Given the relation $\{(1,1),(1,2),(2,1),(2,2),(3,3),(4,4)\}\,$ determine whether it is reflexive, transitive, symmetric, or anti-symmetric.

I found this set to be reflexive and symmetric. But not transitive and anti-symmetric.

Would it be correct to say that this set would be anti-symmetric if we remove either the element $(1,2)$ or $(2,1)$?

Also, the solution claims this set to be transitive. But I found it not to be so, due to the reasoning that $(2,3)$ and $(3,4)$ is not in the set.

Is my understanding of these ideas correct? Thank you.

  • $\begingroup$ No, the given relation is transitive, since for every $aRb$ and $bRc$, we have $aRc$ in the relation, where $a,b,c\in\{1,2,3,4\}$. $\endgroup$ Apr 1, 2015 at 9:41
  • 2
    $\begingroup$ Transitivity would require $(2,3)$ to be in the set only if there were some $n\in\{1,2,3,4\}$ such that $(2,n)$ and $(n,3)$ were in the set. There is no such $n$, however, so transitivity says nothing about the pair $(2,3)$. $\endgroup$ Apr 1, 2015 at 9:42
  • $\begingroup$ Just to clarify, on which set is the relation made? Is it $R:A\mapsto A$ where $A=\{1,2,3,4\}$ $\endgroup$ Apr 1, 2015 at 9:43
  • $\begingroup$ @PrasunBiswas Yes, sorry I forgot to include it. $\endgroup$
    – user265675
    Apr 1, 2015 at 9:44
  • $\begingroup$ @Meryll Note that that detail is of paramount importance. $\endgroup$
    – Git Gud
    Apr 1, 2015 at 9:47

3 Answers 3


It is reflexive if this is a relation over the set $\{1,2,3,4\}$, and yes, the relation is symmetric.

Yes, If we remove $(1,2)$ or $(2,1)$ then it is anti-symmetric.

The relation is transitive, we do not need $(2,3)$ and $(3,4)$ to be in the set. Especially there is no pairs in the relation $(2,x)$ and $(x,3)$, which is what we would need in order to force $(2,3)$ to be in the relation due to transitivity.

  • $\begingroup$ So following that, even if we remove $(2,1)$ from the set, it can still remain transitive? Is this correct? $\endgroup$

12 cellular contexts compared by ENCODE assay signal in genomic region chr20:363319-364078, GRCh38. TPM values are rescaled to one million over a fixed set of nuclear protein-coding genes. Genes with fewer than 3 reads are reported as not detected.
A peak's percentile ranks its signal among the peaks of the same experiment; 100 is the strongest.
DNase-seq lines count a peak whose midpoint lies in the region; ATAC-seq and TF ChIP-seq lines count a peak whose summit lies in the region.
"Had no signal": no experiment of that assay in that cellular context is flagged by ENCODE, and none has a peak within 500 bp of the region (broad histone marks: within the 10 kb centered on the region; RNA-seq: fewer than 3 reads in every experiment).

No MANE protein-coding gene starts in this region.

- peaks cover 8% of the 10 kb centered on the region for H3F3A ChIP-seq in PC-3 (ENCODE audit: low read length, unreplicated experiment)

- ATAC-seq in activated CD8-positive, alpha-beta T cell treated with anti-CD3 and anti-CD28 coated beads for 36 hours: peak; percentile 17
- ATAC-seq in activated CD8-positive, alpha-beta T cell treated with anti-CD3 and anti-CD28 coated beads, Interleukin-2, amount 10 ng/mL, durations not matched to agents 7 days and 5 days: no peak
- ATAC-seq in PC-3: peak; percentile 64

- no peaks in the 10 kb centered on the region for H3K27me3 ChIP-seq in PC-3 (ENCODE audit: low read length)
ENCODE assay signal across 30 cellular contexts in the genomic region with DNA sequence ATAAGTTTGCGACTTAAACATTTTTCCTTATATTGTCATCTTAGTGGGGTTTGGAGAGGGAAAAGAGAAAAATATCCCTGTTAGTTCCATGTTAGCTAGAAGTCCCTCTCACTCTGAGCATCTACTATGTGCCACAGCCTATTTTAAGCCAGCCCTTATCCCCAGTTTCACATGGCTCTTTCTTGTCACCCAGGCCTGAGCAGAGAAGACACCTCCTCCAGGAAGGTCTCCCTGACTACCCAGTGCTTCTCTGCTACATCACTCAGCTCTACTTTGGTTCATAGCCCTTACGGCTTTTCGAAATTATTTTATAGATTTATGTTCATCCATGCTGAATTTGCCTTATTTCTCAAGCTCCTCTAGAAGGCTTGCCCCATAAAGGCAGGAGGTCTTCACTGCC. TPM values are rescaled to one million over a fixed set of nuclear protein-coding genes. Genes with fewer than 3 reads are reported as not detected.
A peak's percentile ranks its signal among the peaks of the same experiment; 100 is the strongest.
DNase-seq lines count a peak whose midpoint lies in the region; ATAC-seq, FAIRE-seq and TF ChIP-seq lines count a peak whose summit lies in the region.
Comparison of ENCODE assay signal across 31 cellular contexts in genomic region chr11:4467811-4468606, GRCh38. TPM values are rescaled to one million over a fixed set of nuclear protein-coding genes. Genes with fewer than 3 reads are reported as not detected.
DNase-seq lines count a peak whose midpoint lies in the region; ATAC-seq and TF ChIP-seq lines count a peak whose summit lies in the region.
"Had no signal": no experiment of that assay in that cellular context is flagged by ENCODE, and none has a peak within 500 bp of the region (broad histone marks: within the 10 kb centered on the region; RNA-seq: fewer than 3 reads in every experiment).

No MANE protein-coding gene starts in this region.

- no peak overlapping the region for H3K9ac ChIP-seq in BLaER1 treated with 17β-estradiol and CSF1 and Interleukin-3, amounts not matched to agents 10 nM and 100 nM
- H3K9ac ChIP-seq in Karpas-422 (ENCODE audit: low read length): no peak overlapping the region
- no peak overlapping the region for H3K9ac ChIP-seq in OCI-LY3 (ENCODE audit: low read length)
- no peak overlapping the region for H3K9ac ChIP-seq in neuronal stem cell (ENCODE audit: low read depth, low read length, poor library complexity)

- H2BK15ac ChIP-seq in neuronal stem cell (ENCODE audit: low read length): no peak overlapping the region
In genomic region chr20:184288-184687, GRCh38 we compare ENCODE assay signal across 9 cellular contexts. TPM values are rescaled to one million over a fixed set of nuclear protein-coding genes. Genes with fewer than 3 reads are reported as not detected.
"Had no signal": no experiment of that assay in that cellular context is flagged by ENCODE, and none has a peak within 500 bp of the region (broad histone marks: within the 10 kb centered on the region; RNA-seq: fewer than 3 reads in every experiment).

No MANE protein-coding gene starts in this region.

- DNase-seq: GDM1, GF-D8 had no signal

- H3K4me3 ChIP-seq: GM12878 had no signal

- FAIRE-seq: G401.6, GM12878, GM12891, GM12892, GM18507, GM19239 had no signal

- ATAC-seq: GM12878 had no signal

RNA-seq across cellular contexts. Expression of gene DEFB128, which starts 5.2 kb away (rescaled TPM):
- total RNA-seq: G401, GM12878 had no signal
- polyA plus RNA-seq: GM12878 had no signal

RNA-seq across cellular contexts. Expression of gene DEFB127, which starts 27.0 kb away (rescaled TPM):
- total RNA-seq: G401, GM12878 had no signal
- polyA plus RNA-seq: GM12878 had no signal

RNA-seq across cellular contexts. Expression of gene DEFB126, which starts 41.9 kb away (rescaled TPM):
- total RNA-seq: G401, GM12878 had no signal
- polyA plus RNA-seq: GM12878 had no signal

– user265675
    Apr 1, 2015 at 9:53
  • 1
    $\begingroup$ Yes. Since for the remaining "weird" relation $(1,2)$ we do not have anything on the form $(2,x)$ except for $(2,2)$ which is left in the relation. Note though that if we remove (1,1) from our original relation, you do not only lose reflexivity, but also transitivity since $(1,2) $ and $(2,1)$ implies $(1,1)$. $\endgroup$
    – Ove Ahlman
    Apr 1, 2015 at 10:58

is reflexive as (a,a);a=1(1)4 exist,is symmetric as (1,2) nd (2,1) exist and transitive as corrosponding term of (2,1),(1,2)- (1,1) exist in this relation.

  • 1
    $\begingroup$ It's rather difficult to understand this answer, as written. Please do what you can to make it clearer. $\endgroup$ Aug 4, 2015 at 2:36

It is reflexive as {(1,1),(2,2),(3,3),(4,4)} are present in the set assuming it is a relation of {1,2,3,4} (original set).

Taking (1,1) as an example.

All (x,x) are symmetric too as: if x = 1, y = 1. (x,y) ∈ R and (y,x) ∈ R.

All (x,x) are symmetric too as: if x = 1, y = 1, z = 1 (x,y) ∈ R, (y,z) ∈ R and (x,z) ∈ R.

Here, (1,2) and (2,1) ∈ R, so the only other value that is not reflexive is taken care of by being symmetric.

Taking, (1,2)∈ R, (2,1) ∈ R, (1,1) ∈ R.
taking (2,1) ∈ R, (1,2) ∈, (2,2) ∈ R.

Checking for you, you will see all values have transitive relations existential.

  • $\begingroup$ As it’s currently written, your answer is unclear. Please edit to add additional details that will help others understand how this addresses the question asked. You can find more information on how to write good answers in the help center. $\endgroup$
    – Community Bot
    Jan 25, 2022 at 16:46

You must log in to answer this question.